Maybe Kiwis are just more creative than they’ve ever been given credit for. Maybe there’s something in the water. Maybe the Coriolis Effect has an especially powerful influence on music-making in the southern hemisphere. I don’t know.
What I do know is that Time to Go: The Southern Psychedelic Moment 1981 – 86, a collection of Flying Nun tracks recorded when it was the coolest indie label on the planet, is the first compilation I've installed on a year-end list in many, many years.
Come to think of it, it's the first one since Getting Older, which was another Flying Nun compilation.
See a pattern here?
Check Scorched Earth Policy’s hellish “Since the Accident” and the Stones’ “Down and Around”.
3. The dBs – Falling Off the Sky If it hadn’t been for Falling Off the Sky’s unsentimental opener “That Time Is Gone”, I never would have guessed it wasn’t 1982 anymore. The defining elements of the dBs converge in a perfect storm to make their early-eighties heyday seem only minutes—not decades—ago.
Sky bursts with the Beatlesque nuggets Peter Holsapple and Chris Stamey so effortlessly craft, with “Before We Were Born”, “World to Cry” and “She Won’t Drive in the Rain Anymore” the equal of anything from Stands for Decibles or Repercussion.
There was always a bit of the Lennon-McCartney dynamic in Holsapple and Stamey, and their yin and yang is in fine fettle. Stamey’s soft-focus psychedelia and Holsapple’s observant, tuneful pop combine to make Falling Off the Sky the best album Syd Barrett and Big Star never made.
I’m tempted to say it’s like finding a favorite t-shirt from your youth and discovering it still fits. But that would be reducing the dBs to relic status, which they clearly are not.
Check “That Time Is Gone” and “She Won’t Drive in the Rain Anymore”.
4. The Bamboos – Medicine Man Melbourne has never been confused with Memphis or Detroit as a source of great R&B, so the fact that the perfectly-formed Bamboos originate from that Australian metropolis comes as a fairly large surprise.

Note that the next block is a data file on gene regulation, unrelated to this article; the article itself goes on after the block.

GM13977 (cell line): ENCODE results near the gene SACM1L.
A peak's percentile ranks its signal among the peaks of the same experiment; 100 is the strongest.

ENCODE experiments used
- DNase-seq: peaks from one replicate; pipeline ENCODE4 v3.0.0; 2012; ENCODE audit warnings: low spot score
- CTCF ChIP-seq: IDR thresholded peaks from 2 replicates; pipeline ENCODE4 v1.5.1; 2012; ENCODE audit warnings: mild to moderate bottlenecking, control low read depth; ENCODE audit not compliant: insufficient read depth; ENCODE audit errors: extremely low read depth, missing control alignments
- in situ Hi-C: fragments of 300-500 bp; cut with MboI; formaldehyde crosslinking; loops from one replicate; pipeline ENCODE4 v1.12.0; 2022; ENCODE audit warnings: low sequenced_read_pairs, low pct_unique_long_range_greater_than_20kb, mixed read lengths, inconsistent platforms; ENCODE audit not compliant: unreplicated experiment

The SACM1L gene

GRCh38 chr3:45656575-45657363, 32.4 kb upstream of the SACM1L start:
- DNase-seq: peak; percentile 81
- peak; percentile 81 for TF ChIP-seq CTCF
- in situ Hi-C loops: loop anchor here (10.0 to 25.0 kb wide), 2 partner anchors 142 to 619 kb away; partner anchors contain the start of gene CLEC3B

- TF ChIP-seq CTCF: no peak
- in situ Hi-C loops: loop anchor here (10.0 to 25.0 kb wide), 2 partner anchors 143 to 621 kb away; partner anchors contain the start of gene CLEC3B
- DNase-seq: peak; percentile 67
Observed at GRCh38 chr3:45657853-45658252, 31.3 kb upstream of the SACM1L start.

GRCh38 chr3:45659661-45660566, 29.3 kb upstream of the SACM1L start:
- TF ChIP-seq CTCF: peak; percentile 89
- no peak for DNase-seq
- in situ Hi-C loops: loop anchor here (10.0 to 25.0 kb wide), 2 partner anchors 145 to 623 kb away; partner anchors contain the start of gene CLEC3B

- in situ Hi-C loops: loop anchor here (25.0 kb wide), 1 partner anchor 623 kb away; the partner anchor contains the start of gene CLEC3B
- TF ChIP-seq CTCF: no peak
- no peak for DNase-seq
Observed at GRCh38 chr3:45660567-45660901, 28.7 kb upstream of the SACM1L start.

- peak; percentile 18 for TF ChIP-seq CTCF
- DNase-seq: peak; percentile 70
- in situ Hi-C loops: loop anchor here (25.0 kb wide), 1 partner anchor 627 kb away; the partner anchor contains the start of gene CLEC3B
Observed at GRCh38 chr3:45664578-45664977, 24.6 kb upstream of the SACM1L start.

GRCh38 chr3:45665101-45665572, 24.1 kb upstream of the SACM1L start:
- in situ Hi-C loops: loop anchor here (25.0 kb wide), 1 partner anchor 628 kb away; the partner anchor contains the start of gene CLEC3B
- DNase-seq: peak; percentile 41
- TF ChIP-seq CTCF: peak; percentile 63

But in the sound the truth is found, and Medicine Man stands up to any criteria you care to apply. Sublime, soulful and firmly in the pocket, the Bamboos’ fifth album is a triumph.
Artists plying their trade in classic genres like soul run the risk of being confined by them in equal measure to the degree that they are liberated by them. But in the Bamboos’ talented hands, soul is a launching pad—not a straitjacket.
This is 2012’s leftfield delight.
Check “Eliza” (which features a great vocal from Megan Washington) and album-closer “Window”.
5. Bruce Springsteen – Wrecking Ball After several mediocre efforts, it was a joy to have Springsteen release something as vital as Wrecking Ball. At an age when most men are checking their retirement portfolios, Springsteen rails against our fraud of a democracy and calls out those responsible.
But the radio-friendly production doesn’t always deliver the grit these songs demand, and as a consequence Wrecking Ball at times sounds strangely divorced from its lyrical content. It also couches its indignation by closing with two feel-good songs that feel tacked on at the suggestion of a focus group.
But like Neil Young’s Living with War, just hearing an arena-sized artist rail against the ruling class and their status quo and ask provocative questions with no easy or popular answers is enormously refreshing.
If only our elected representation were as brave.
Check “Death to My Hometown” and “Wrecking Ball”.
6. Garbage – Not Your Kind of People The curious 21st century odyssey of Garbage continues, with their fifth album finally appearing seven years after the fourth.
To longtime consumers of pop music, this is usually a red flag. Conflicting egos, writer’s block and disinterest are usually to blame for extended hiatuses, and none of them point the way to good records.
But this is Garbage’s best since 1998’s Version 2.0. Go figure.